BILL ANALYSIS                                                                                                                                                                                                    



          SENATE COMMITTEE ON EDUCATION
                              Senator Carol Liu, Chair
                                2015 - 2016  Regular 

          Bill No:              AB 292            
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          |Author:    |Santiago                                             |
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          |Version:   |June 2, 2015                                Hearing  |
          |           |Date:   July 8, 2015                                 |
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          |Urgency:   |No                     |Fiscal:    |Yes             |
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          |Consultant:|Lynn Lorber                                          |
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          Subject:  Pupil nutrition:  free or reduced-price meals:   
          adequate time to eat

            SUMMARY
          
          This bill requires school districts to ensure that each of their  
          schools provide students adequate time to eat after being served  
          a meal, and requires schools that do not provide students with  
          adequate time to eat to develop a plan to increase students'  
          time to eat lunch.  

            BACKGROUND
          
          Current law requires each school district or county  
          superintendent of schools serving kindergarten or any of grades  
          1 to 12, to provide for each needy student one nutritionally  
          adequate free or reduced-price meal during each schoolday.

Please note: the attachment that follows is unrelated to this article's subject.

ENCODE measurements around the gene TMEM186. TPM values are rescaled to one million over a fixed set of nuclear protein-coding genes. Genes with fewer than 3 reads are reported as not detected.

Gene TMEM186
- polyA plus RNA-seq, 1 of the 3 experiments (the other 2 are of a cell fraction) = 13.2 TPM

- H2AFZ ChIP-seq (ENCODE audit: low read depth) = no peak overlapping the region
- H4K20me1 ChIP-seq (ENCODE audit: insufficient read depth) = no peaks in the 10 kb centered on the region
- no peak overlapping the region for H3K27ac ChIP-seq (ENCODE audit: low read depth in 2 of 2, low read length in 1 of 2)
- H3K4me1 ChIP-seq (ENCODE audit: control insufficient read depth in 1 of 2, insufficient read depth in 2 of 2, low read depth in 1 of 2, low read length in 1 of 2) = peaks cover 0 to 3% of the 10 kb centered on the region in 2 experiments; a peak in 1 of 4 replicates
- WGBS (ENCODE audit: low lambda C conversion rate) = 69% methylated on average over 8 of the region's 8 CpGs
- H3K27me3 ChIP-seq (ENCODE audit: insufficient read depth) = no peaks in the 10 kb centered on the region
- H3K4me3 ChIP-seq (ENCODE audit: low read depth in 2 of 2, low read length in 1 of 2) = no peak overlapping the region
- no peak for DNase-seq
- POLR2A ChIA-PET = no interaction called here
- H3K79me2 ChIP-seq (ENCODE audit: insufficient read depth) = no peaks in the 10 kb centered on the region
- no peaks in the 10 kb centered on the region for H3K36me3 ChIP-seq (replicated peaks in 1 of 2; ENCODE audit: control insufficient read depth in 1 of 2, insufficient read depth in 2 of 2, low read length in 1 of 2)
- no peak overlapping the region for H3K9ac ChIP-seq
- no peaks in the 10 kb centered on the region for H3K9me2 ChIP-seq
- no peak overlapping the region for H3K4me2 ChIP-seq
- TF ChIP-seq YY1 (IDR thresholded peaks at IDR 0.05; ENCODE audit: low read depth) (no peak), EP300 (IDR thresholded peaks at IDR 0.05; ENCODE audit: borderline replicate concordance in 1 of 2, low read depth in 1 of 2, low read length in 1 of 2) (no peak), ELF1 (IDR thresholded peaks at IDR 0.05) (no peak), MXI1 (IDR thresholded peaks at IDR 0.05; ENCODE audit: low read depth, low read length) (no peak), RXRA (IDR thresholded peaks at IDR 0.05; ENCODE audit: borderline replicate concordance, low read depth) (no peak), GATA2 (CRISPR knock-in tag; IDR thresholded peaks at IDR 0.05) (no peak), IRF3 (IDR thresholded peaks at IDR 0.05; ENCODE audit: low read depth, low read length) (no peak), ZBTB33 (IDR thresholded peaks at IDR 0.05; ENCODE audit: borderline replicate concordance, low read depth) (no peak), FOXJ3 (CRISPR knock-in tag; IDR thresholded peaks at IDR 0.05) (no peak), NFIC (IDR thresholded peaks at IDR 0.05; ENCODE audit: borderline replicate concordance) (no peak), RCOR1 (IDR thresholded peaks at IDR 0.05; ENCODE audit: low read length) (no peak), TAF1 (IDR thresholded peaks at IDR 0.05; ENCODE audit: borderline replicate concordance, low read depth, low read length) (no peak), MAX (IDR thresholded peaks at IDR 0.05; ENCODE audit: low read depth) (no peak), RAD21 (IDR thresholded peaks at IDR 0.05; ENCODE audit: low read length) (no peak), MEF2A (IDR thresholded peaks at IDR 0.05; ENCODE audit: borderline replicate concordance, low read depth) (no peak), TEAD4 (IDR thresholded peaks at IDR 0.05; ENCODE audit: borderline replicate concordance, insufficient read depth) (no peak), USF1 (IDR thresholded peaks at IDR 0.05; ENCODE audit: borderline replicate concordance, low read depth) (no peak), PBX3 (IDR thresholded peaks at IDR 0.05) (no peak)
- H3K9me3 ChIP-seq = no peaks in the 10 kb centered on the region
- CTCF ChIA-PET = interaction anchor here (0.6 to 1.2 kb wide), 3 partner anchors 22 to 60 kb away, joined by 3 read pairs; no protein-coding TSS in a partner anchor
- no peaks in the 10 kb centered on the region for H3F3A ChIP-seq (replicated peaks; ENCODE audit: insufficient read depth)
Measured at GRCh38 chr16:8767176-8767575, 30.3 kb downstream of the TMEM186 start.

(Education Code  49550)

           ANALYSIS
          
          This bill requires school districts to ensure that schools  
          provide students adequate time to eat after being served.   
          Specifically, this bill:

       1)Requires school districts to ensure that each of their schools in  
            their respective jurisdictions makes available to its students  
            adequate time to eat after being served lunch.

       2)States that the California Department of Education specifies that  







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            adequate time to eat lunch is 20 minutes after being served.

       3)Requires a school, upon annual review of its bell schedule and if  
            the school determines that it is not providing students with  
            adequate time to eat, to identify and develop a plan, in  
            consultation with the school district, to implement ways to  
            increase students' time to eat lunch.

       4)Authorizes the appropriate school food authority, to the extent  
            that funds are available, to use federally or state-regulated  
            nonprofit school food service cafeteria accounts to defray any  
            allowable costs from that funding source.

       5)States legislative findings and declarations relative to  
            nutritional standards, the benefits of healthy eating, and the  
            need for adequate time to eat.



          STAFF COMMENTS
          
       1)Need for the bill.  According to the author, "Lunch periods  
            provide a much-needed time for students to take a break and  
            refuel their bodies.  For many low-income students, school  
            lunch may be the most nutritious meal of the day.  In recent  
            years, numerous legislative actions, both state and federal,  
            have improved the nutritional quality of school meals.   
            Unfortunately, students often miss out on the full benefits of  
            school lunch because they do not have adequate time to eat."

       2)Guidance and resources.  This bill states that the California  
            Department of Education (CDE) specifies that the adequate time  
            to eat lunch is 20 minutes after being served.  The  
            Superintendent of Public Instruction issued a letter to